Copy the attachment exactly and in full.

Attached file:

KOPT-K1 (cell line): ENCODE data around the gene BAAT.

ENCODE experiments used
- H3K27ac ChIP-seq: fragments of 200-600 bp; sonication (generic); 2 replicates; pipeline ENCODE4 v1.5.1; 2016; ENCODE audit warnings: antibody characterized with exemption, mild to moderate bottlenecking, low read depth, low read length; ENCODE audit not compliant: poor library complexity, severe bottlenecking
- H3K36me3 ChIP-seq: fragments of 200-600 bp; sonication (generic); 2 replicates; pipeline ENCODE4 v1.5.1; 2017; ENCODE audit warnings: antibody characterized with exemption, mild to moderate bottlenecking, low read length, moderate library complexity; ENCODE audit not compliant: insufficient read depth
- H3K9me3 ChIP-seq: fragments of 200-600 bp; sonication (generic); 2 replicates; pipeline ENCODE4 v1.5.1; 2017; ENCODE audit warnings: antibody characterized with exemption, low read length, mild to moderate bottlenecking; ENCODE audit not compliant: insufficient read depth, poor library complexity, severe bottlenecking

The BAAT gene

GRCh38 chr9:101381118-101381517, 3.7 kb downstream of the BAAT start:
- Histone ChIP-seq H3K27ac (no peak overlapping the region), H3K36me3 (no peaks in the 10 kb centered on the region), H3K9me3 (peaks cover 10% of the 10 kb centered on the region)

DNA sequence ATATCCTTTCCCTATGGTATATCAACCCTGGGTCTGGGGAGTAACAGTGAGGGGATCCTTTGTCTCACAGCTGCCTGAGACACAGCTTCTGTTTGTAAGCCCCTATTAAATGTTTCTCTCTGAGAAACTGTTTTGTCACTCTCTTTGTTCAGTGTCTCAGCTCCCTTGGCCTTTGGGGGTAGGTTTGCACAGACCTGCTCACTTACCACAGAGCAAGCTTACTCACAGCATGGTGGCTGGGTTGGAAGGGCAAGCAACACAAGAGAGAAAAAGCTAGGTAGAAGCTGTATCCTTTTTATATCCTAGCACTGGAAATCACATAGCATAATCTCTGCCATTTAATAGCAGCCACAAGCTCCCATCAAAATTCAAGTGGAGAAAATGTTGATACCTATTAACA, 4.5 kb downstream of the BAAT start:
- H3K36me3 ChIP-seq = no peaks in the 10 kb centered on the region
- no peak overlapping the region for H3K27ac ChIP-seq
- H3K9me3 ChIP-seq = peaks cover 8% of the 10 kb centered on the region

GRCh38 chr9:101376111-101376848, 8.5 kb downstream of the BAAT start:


KOPT-K1 (cell line): ENCODE data around the gene BAAT.

ENCODE experiments used
- H3K27ac ChIP-seq: fragments of 200-600 bp; sonication (generic); 2 replicates; pipeline ENCODE4 v1.5.1; 2016; ENCODE audit warnings: antibody characterized with exemption, mild to moderate bottlenecking, low read depth, low read length; ENCODE audit not compliant: poor library complexity, severe bottlenecking
- H3K36me3 ChIP-seq: fragments of 200-600 bp; sonication (generic); 2 replicates; pipeline ENCODE4 v1.5.1; 2017; ENCODE audit warnings: antibody characterized with exemption, mild to moderate bottlenecking, low read length, moderate library complexity; ENCODE audit not compliant: insufficient read depth
- H3K9me3 ChIP-seq: fragments of 200-600 bp; sonication (generic); 2 replicates; pipeline ENCODE4 v1.5.1; 2017; ENCODE audit warnings: antibody characterized with exemption, low read length, mild to moderate bottlenecking; ENCODE audit not compliant: insufficient read depth, poor library complexity, severe bottlenecking

The BAAT gene

GRCh38 chr9:101381118-101381517, 3.7 kb downstream of the BAAT start:
- Histone ChIP-seq H3K27ac (no peak overlapping the region), H3K36me3 (no peaks in the 10 kb centered on the region), H3K9me3 (peaks cover 10% of the 10 kb centered on the region)

DNA sequence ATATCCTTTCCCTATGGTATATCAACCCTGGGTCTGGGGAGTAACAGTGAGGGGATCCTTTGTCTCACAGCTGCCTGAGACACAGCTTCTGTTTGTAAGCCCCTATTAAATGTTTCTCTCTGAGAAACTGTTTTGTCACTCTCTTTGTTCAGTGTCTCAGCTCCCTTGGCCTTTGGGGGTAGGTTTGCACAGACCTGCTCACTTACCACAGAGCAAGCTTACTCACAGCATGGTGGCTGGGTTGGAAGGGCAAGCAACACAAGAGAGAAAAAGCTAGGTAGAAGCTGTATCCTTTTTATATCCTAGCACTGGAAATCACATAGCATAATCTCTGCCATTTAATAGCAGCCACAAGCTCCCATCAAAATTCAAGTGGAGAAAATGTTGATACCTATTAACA, 4.5 kb downstream of the BAAT start:
- H3K36me3 ChIP-seq = no peaks in the 10 kb centered on the region
- no peak overlapping the region for H3K27ac ChIP-seq
- H3K9me3 ChIP-seq = peaks cover 8% of the 10 kb centered on the region

GRCh38 chr9:101376111-101376848, 8.5 kb downstream of the BAAT start: